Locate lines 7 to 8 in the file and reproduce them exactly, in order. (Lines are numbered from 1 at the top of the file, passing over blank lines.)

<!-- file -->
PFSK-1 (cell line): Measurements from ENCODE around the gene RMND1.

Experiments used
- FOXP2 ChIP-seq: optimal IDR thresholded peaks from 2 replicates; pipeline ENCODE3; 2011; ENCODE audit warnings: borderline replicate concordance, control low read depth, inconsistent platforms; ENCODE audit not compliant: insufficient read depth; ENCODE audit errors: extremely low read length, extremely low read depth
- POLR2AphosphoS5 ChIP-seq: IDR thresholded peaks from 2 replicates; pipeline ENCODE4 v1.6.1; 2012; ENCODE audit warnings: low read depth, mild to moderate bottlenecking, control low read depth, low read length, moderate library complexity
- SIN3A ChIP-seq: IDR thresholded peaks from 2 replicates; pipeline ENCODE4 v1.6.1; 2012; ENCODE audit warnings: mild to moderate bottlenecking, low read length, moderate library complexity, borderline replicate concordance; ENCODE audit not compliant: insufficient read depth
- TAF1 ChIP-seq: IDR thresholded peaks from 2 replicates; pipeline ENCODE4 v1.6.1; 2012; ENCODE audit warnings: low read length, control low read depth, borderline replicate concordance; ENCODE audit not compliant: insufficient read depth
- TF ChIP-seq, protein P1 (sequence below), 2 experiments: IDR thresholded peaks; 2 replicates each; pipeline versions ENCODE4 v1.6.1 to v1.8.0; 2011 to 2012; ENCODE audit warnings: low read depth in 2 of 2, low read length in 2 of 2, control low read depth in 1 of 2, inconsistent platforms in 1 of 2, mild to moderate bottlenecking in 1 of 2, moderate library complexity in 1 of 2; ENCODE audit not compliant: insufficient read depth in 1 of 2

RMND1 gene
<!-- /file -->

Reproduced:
- TF ChIP-seq, protein P1 (sequence below), 2 experiments: IDR thresholded peaks; 2 replicates each; pipeline versions ENCODE4 v1.6.1 to v1.8.0; 2011 to 2012; ENCODE audit warnings: low read depth in 2 of 2, low read length in 2 of 2, control low read depth in 1 of 2, inconsistent platforms in 1 of 2, mild to moderate bottlenecking in 1 of 2, moderate library complexity in 1 of 2; ENCODE audit not compliant: insufficient read depth in 1 of 2

RMND1 gene